A sprint stage as the race leaves the Alps. The latter part of the race has some exposed roads and it can be windy but the latest forecast says it’ll be calm.
The Route: the rest day is over with riders “enjoying” a stay at the hypoxic height of 2,100m above sea level which must have messed with sleep patterns, one of the ironies of a grand tour is that while riders get more and more tired, sleep doesn’t come easier. Anyway, today should allow riders to ease back in, there’s no brutal start to the stage. Instead it’s 190km out of the Alps via big valley roads. The race passes Chambéry via balcony roads, almost within touching distance of Samuel Dumoulin‘s bakery, and some hairpins. The Col de Couz is a long drag up a big straight road, if Bike Exchange and Bahrain want to pressure Mark Cavendish and his green jersey they can’t count on gravity alone. The same for the intermediate sprint which is placed on the Col de la Placette, a real mountain pass but another gradual drag up a main road.
The race then skirts around the Isère river and the foot of the Vercors plateau as it heads towards Valence, passing by many walnut orchards which offer protection from the wind. The climb out of Hostun is another gradual drag… but crucially it’s more exposed to the wind. Then a gradual descent across the plains to Valence.
The Finish: the Tour has had finishes in Valence in 2015 and 2018 but each time a different route and today is no different. So the uphill finish that helped Peter Sagan get one over Alexander Kristoff and Arnaud Démare is gone. Instead this is a big boulevard finish, a dragstrip course and more in line with the 2015 version. There’s a bend with 350m to go but a dual-lane roundabout rather than a 90° corner and then a 325m finishing straight.
The Contenders: a sprint stage but with fewer sprinters’ teams to chase now. Alpecin-Fenix are without their two fastest sprinters so Jasper Philipsen is their obvious pick but has less of a leadout to help. We know Mark Cavendish (Deceuninck-Quickstep) can get the better of Philipsen, even when he had a royal Alpecin train. We’ll see how he’s coped with the Alps, whether they have blunted his legs or not. So far he’s passing every test, the next one is the Ventoux tomorrow in searing heat.
Nacer Bouhanni (Arkéa-Samsic) has placed several times but often because he’s been behind and surfed the slipstreams rather than striking out on his own, it’s a big deal to come out and around the others but he’s got train to help. Jumbo-Visma’s Tour has gone off the rails but Wout van Aert can still salvage a stage win. Mads Pedersen (Trek-Segafredo) could feature but probably would prefer a howling wind today. Otherwise Cees Bol (DSM) should be close which gives him a shot.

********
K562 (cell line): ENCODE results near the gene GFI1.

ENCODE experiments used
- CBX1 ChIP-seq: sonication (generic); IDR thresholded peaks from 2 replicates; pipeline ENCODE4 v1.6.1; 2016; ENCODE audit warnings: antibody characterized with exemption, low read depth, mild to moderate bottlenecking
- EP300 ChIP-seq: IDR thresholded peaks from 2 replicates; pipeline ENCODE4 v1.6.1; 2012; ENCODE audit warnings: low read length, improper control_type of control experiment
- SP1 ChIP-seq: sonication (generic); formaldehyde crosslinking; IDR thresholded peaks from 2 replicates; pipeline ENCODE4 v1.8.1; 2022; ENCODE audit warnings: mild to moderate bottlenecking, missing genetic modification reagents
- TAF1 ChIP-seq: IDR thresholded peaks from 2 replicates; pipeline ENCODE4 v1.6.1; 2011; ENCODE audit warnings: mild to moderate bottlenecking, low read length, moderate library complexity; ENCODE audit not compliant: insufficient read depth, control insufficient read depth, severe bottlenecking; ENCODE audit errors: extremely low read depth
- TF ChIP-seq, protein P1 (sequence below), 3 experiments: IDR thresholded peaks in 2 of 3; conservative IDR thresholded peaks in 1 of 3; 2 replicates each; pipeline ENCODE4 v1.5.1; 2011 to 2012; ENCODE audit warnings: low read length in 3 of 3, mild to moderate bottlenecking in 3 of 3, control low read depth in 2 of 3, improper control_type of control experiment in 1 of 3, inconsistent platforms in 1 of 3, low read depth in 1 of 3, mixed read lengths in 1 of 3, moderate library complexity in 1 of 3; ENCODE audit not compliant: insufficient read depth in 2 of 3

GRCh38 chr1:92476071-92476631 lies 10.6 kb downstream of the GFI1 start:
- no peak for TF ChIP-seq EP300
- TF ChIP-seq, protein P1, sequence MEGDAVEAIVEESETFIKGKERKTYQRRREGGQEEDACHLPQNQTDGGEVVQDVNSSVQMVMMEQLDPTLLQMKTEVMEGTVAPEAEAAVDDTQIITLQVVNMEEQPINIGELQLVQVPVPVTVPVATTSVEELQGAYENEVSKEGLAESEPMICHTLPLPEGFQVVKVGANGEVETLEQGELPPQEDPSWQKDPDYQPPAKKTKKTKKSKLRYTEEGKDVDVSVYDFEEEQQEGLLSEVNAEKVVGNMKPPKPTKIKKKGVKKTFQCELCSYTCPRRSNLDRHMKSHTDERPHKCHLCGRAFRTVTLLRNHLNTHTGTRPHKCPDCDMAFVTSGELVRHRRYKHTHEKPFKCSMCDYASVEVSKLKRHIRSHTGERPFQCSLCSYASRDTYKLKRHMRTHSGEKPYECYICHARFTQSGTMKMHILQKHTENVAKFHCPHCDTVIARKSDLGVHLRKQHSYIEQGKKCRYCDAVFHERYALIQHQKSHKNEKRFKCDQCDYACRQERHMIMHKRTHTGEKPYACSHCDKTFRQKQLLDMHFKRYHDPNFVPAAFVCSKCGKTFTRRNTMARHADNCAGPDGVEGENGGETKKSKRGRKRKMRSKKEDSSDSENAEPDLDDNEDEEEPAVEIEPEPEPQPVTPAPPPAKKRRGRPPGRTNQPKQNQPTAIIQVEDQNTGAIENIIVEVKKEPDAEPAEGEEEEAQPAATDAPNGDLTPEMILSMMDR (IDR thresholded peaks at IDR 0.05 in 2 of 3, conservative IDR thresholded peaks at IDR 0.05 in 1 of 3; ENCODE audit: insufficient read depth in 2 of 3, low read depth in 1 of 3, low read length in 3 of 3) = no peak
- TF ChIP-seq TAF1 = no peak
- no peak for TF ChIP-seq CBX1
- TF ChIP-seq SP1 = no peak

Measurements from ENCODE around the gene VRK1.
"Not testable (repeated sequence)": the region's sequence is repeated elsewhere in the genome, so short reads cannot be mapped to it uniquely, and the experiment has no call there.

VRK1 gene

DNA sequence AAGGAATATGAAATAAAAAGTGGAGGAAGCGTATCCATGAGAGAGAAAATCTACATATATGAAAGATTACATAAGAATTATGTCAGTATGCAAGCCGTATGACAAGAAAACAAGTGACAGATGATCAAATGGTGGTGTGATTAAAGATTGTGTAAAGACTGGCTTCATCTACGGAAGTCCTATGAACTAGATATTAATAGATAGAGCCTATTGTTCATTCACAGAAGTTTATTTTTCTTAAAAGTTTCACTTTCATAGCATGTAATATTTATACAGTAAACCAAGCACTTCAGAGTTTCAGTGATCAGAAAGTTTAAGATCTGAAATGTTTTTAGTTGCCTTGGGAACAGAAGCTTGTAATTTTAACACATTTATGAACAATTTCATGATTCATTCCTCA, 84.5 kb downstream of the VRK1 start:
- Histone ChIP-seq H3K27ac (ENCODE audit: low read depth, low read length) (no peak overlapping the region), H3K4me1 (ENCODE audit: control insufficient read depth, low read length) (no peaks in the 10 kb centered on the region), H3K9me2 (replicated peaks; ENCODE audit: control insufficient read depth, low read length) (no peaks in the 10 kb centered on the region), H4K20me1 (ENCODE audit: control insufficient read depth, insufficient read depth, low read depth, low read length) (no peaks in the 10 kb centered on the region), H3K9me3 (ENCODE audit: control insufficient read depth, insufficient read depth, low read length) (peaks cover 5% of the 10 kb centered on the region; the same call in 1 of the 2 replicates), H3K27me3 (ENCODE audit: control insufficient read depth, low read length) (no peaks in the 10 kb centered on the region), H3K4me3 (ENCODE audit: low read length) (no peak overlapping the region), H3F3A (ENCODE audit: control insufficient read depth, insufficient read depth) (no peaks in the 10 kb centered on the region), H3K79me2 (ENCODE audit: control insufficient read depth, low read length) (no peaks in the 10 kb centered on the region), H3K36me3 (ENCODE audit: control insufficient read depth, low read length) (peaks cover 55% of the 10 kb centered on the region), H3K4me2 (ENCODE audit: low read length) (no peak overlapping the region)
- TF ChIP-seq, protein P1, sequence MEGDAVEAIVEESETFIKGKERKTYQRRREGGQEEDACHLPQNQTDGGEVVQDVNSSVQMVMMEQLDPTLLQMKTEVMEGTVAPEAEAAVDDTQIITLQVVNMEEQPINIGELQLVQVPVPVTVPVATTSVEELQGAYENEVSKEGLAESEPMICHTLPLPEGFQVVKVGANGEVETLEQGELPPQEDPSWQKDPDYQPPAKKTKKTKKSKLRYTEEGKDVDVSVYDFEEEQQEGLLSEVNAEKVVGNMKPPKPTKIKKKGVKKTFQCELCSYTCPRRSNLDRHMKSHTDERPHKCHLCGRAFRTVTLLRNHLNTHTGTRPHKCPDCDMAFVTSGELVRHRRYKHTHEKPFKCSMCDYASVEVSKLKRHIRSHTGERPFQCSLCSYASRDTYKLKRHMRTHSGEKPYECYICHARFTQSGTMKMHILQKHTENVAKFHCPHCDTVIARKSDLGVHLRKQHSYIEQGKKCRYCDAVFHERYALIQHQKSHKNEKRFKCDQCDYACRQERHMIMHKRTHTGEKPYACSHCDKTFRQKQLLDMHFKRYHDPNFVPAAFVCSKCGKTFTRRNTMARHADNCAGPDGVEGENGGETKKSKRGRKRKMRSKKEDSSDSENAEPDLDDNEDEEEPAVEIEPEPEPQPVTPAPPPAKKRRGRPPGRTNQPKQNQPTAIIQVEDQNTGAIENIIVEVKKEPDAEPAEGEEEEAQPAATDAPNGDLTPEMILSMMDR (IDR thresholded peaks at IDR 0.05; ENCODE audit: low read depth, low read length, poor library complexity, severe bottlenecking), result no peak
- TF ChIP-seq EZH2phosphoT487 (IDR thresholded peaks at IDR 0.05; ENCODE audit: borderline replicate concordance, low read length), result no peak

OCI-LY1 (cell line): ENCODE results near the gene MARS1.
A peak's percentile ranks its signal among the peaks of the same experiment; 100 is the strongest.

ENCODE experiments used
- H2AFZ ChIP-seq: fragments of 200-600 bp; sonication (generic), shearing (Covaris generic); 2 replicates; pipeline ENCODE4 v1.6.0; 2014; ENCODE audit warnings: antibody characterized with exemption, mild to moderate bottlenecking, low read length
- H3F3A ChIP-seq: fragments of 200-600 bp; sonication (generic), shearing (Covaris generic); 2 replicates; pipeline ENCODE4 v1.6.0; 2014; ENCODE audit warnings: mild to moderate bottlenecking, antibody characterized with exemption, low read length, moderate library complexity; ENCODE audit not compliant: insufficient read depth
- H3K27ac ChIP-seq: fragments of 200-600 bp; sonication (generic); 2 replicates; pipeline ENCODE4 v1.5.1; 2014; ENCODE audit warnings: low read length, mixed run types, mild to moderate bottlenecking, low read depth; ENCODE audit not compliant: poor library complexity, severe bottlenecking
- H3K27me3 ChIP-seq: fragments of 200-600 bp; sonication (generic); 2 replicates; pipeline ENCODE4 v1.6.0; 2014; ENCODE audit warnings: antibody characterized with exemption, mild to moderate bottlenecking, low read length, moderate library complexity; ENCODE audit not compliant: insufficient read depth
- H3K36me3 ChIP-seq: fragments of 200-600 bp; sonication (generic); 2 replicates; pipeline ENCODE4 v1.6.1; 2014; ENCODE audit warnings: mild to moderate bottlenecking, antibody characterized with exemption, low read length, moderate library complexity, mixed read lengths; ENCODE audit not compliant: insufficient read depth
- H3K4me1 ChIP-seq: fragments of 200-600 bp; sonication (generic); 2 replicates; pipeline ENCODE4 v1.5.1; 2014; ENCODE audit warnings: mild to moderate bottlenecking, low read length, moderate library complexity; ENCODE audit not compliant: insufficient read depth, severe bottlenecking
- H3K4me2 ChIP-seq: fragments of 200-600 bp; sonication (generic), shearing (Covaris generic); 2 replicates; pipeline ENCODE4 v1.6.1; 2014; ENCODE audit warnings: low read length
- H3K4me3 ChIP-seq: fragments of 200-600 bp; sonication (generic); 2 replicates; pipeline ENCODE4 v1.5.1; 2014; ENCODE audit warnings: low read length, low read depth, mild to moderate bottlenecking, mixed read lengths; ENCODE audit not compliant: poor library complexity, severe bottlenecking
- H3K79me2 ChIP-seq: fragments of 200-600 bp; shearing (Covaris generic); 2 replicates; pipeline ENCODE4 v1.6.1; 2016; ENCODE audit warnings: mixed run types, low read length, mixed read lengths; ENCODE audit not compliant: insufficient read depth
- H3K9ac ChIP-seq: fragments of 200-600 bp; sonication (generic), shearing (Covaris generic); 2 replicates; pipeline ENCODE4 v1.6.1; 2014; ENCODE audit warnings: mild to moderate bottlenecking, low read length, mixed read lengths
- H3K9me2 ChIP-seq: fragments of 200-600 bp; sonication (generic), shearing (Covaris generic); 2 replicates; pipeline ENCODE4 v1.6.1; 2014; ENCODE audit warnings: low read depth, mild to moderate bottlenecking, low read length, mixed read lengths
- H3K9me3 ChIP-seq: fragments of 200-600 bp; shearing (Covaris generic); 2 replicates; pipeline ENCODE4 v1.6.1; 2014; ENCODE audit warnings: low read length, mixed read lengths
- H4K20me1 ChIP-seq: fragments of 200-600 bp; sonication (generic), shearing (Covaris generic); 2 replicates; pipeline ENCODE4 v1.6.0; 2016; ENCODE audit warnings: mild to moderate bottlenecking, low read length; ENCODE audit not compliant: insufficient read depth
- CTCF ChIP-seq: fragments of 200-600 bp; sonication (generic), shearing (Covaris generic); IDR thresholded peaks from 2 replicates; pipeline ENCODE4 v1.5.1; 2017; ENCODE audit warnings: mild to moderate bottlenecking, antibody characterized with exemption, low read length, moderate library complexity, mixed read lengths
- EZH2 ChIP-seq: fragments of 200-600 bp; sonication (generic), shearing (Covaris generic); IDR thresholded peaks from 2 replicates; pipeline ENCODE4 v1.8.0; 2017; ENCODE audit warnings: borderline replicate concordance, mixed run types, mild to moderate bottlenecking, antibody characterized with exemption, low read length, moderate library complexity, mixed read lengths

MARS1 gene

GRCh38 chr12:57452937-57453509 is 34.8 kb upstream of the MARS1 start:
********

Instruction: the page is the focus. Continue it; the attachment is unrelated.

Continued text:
With Cavendish up for the win and in green Deceuninck will be chasing but there’s a chance for the breakaway, for example if Arkéa-Samsic and DSM send a rider up the road then they need not chase which in turn boosts the chances of staying away. But still a small chance.
|Mark Cavendish, Wout van Aert
|Jasper Philipsen, Nacer Bouhanni, Cees Bol
|Colbrelli, Pedersen, Sagan, Matthews, Laporte
Weather: warm and mostly sunny, a top temperature of 28°C. The wind is the interesting bit, forecasts over the last 48 hours have suggested a 30km/h wind which is the rule-of-thumb windspeed for echelons to form. But the latest ones have said it’ll drop and won’t be a factor… take your pick. If it is blowing then the final hour should be more lively.
TV: the start is at 1.10pm and finish is forecast for 5.30pm CEST.
Off on a tangent: today’s stage finish is in Valence, a small city in France and capital of the Drôme department. Until the 1990s it hadn’t hosted the Tour and has done so three times since. For the capital of a départment – there are 101 in France including the overseas ones like Martinique in the French West Indies – this is a relatively small count although Guéret in the Creuse department has only had the Tour once, mind you it has a quarter of the population of Valence. Much smaller places can and do welcome the Tour. But it’s not for every town nor every mayor. The standard tariff is €70,000 for a stage start and €120,000 for a finish, plus VAT but with a bit of flexibility and increasingly on top of the hosting fee comes all the works needed to remove traffic calming measures… or like today end up having the race finishing on the periphery outside a McDonalds and a Decathlon retail shed where only minor works are needed to tidy up the road and make it wide enough.